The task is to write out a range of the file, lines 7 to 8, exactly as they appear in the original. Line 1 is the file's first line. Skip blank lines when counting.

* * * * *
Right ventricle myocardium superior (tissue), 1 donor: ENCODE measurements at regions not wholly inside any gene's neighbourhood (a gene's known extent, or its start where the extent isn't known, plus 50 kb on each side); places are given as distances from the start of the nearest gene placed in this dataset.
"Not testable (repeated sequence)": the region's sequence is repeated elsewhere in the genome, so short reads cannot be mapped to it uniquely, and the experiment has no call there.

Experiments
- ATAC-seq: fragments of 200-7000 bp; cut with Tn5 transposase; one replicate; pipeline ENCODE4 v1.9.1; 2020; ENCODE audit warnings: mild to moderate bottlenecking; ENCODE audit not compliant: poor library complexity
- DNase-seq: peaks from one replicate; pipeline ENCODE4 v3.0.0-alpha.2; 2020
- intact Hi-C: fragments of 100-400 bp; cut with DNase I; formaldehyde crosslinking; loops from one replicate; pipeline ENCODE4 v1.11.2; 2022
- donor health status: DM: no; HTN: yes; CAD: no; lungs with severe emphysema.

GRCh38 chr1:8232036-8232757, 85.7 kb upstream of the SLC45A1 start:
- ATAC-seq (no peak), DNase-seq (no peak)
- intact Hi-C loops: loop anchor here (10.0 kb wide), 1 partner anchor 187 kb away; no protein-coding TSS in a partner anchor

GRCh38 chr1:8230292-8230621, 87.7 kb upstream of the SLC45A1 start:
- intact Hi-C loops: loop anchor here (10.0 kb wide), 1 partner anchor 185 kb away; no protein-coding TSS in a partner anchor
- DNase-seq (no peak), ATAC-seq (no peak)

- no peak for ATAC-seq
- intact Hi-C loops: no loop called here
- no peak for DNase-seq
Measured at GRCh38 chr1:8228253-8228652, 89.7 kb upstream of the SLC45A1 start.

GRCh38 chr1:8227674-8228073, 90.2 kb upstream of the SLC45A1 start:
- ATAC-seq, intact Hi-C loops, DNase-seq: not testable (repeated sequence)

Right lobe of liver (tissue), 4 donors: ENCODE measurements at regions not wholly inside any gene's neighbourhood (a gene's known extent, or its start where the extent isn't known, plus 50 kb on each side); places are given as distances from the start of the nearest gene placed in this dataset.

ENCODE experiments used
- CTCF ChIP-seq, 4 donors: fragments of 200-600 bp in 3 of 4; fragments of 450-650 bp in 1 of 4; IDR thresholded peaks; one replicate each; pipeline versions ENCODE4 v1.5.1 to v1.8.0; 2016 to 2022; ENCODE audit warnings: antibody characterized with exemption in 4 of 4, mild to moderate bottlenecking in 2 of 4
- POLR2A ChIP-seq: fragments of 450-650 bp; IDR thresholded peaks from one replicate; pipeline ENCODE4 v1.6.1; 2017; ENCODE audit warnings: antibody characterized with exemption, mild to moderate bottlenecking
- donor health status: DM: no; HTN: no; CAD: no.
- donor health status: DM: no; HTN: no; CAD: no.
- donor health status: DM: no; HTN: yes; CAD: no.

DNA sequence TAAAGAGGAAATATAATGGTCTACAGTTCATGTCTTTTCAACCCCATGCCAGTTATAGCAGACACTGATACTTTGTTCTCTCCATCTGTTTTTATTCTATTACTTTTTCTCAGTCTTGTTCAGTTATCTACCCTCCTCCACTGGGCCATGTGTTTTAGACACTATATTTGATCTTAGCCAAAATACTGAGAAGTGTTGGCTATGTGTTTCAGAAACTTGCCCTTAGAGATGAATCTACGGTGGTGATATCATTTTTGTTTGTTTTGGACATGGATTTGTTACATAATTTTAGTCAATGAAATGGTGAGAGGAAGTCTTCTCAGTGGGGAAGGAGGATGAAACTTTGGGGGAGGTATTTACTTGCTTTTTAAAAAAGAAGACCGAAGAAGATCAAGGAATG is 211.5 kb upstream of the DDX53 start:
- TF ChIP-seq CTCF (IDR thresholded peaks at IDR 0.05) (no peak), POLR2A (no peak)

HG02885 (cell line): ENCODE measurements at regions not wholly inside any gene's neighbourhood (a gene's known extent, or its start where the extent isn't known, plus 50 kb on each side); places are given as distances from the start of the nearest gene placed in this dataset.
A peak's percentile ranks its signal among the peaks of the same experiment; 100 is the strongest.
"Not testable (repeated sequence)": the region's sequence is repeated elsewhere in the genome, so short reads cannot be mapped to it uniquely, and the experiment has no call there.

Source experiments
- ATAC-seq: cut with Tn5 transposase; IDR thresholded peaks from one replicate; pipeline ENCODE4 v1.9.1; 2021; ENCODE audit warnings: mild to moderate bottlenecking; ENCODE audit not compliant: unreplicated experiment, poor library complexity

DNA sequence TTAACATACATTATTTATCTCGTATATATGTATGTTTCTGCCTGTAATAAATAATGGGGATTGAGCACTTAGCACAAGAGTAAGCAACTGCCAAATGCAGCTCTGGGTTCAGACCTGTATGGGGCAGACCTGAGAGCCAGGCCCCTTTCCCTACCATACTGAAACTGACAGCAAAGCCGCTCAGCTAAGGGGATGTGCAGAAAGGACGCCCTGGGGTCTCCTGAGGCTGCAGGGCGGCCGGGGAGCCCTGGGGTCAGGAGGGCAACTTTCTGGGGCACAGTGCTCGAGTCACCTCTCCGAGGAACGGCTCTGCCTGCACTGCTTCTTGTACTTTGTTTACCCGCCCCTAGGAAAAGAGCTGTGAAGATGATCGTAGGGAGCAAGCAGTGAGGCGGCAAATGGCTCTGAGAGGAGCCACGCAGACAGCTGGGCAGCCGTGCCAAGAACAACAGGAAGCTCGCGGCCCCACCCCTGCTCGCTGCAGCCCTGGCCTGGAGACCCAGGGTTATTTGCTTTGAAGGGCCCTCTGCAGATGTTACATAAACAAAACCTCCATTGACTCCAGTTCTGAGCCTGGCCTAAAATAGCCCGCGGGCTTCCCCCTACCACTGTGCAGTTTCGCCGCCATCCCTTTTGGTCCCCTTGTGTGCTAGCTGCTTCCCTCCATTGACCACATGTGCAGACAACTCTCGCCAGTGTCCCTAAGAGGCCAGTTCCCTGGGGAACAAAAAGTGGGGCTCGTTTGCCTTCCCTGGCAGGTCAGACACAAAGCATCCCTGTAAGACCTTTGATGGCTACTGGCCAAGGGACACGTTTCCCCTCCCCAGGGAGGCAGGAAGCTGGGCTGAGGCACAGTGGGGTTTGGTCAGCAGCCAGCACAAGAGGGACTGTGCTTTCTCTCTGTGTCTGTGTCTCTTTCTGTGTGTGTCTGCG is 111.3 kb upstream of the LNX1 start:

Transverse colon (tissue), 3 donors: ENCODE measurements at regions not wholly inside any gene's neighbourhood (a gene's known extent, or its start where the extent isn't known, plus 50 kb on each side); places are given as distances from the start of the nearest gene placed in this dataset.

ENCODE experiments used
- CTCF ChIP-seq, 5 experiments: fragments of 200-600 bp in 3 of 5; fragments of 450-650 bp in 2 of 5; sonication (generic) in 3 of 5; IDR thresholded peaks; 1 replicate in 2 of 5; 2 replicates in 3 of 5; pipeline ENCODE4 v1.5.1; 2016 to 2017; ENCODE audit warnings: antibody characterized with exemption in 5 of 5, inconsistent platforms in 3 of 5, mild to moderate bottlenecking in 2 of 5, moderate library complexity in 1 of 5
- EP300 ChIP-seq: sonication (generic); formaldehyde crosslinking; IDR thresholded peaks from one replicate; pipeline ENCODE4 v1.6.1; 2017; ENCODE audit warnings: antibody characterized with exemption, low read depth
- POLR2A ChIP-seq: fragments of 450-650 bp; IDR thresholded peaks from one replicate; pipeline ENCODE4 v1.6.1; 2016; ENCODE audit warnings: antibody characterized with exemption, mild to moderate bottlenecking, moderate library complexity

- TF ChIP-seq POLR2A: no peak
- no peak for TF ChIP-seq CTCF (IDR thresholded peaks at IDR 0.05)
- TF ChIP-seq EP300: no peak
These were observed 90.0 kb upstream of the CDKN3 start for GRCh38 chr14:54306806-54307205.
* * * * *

- donor health status: DM: no; HTN: yes; CAD: no; lungs with severe emphysema.

GRCh38 chr1:8232036-8232757, 85.7 kb upstream of the SLC45A1 start: